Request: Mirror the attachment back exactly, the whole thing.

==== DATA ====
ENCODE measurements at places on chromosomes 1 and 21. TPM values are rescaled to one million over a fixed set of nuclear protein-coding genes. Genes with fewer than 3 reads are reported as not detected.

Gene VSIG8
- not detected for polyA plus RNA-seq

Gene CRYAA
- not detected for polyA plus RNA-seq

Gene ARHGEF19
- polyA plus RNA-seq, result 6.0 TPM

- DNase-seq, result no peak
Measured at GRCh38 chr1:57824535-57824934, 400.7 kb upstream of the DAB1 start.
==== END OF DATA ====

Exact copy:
ENCODE measurements at places on chromosomes 1 and 21. TPM values are rescaled to one million over a fixed set of nuclear protein-coding genes. Genes with fewer than 3 reads are reported as not detected.

Gene VSIG8
- not detected for polyA plus RNA-seq

Gene CRYAA
- not detected for polyA plus RNA-seq

Gene ARHGEF19
- polyA plus RNA-seq, result 6.0 TPM

- DNase-seq, result no peak
Measured at GRCh38 chr1:57824535-57824934, 400.7 kb upstream of the DAB1 start.